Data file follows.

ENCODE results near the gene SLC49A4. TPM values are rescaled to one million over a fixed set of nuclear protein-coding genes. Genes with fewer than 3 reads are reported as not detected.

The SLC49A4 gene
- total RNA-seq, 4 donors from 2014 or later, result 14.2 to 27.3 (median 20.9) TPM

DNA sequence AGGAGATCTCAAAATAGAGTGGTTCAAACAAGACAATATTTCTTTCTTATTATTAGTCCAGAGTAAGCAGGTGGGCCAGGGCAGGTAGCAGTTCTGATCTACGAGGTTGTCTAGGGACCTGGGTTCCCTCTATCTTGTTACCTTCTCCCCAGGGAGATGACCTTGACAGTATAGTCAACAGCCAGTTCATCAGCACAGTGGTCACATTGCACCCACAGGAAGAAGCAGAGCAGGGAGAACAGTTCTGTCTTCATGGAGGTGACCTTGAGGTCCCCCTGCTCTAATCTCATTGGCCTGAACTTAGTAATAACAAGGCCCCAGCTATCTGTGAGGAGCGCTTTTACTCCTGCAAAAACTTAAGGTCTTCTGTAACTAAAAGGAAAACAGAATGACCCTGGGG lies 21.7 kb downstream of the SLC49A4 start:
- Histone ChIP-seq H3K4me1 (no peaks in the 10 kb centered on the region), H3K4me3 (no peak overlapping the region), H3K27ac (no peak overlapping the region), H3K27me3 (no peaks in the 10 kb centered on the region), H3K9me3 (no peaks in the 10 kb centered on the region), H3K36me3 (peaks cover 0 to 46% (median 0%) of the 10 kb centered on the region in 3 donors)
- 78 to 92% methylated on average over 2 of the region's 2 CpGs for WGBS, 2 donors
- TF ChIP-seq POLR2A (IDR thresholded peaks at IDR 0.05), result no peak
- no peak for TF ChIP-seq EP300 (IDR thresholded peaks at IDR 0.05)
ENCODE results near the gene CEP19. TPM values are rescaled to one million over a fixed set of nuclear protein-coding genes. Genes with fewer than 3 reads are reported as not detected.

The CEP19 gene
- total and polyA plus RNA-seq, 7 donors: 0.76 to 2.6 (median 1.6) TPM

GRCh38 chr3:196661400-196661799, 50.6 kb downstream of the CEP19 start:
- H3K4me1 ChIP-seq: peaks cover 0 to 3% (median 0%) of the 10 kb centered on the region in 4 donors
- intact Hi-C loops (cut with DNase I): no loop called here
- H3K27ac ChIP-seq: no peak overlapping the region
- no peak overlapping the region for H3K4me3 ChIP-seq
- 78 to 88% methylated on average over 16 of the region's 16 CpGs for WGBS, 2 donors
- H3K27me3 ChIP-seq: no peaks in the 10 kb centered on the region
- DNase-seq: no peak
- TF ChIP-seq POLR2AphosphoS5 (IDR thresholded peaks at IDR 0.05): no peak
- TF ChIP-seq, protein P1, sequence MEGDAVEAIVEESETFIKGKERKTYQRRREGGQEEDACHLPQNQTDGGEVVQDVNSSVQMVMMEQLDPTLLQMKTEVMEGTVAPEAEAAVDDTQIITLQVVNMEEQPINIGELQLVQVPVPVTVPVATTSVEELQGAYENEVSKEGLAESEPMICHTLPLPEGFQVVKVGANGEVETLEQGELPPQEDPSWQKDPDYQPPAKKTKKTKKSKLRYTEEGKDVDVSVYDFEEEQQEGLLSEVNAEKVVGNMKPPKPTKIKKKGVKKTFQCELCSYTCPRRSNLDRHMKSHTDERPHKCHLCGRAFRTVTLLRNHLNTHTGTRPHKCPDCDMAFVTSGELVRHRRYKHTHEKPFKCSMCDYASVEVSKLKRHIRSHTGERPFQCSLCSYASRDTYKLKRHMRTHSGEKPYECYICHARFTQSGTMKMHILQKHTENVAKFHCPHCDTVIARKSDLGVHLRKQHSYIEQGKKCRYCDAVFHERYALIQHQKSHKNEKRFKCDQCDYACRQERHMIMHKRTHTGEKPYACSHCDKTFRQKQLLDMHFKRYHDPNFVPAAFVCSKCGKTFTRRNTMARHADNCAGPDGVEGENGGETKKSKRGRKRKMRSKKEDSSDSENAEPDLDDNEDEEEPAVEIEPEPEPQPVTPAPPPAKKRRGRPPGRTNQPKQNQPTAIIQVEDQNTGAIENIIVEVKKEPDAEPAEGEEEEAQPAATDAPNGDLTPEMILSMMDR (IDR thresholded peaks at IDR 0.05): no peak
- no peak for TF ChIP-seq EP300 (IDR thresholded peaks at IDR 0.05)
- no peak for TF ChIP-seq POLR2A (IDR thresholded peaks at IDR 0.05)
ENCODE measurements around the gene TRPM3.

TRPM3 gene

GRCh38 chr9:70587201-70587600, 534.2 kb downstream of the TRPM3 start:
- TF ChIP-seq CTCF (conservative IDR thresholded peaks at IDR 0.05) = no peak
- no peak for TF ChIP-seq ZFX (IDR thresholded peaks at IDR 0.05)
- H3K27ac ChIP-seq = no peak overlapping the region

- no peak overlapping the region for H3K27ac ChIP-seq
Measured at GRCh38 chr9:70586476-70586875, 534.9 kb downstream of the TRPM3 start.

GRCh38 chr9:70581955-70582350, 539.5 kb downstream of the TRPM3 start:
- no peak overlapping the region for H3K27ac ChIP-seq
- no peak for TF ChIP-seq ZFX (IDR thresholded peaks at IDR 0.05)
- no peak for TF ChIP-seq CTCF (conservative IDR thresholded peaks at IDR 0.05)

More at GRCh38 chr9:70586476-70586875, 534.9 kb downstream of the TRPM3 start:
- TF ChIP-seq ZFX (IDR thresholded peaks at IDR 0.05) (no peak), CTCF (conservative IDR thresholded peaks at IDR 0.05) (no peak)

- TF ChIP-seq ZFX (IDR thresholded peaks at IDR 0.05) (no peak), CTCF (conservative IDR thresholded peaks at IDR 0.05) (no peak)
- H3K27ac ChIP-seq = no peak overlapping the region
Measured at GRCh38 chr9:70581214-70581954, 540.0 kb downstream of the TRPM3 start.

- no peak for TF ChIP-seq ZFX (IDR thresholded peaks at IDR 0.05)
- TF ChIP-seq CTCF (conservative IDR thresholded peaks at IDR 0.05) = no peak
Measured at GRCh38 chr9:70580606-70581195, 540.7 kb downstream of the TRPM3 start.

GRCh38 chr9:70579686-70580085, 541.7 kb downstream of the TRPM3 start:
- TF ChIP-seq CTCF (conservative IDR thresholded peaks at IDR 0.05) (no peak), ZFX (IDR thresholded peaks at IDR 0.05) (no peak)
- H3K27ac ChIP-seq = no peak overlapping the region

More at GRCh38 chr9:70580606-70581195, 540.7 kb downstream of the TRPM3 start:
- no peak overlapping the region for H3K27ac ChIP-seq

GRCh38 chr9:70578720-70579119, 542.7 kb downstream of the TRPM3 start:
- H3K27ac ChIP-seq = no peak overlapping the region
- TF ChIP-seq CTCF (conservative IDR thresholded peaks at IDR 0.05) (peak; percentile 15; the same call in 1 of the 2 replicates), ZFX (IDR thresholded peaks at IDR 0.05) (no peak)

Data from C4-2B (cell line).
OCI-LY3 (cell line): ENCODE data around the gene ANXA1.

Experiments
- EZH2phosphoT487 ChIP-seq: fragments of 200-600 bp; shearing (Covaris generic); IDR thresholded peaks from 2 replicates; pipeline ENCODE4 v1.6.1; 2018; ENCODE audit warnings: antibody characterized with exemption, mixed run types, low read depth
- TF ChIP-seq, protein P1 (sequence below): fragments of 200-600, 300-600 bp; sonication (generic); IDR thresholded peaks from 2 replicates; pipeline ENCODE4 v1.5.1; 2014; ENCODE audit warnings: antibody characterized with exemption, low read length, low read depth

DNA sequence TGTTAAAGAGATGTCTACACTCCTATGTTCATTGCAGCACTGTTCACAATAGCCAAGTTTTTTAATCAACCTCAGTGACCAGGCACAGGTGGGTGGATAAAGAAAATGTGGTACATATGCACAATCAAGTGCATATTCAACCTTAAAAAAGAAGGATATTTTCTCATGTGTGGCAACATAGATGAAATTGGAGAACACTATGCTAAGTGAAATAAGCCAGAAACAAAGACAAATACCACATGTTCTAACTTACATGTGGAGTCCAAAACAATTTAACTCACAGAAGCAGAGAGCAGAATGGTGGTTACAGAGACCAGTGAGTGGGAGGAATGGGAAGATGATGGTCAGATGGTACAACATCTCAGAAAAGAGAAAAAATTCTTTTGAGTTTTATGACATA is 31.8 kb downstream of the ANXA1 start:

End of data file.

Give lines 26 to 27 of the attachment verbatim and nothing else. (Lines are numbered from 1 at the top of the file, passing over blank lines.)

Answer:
GRCh38 chr9:70587201-70587600, 534.2 kb downstream of the TRPM3 start:
- TF ChIP-seq CTCF (conservative IDR thresholded peaks at IDR 0.05) = no peak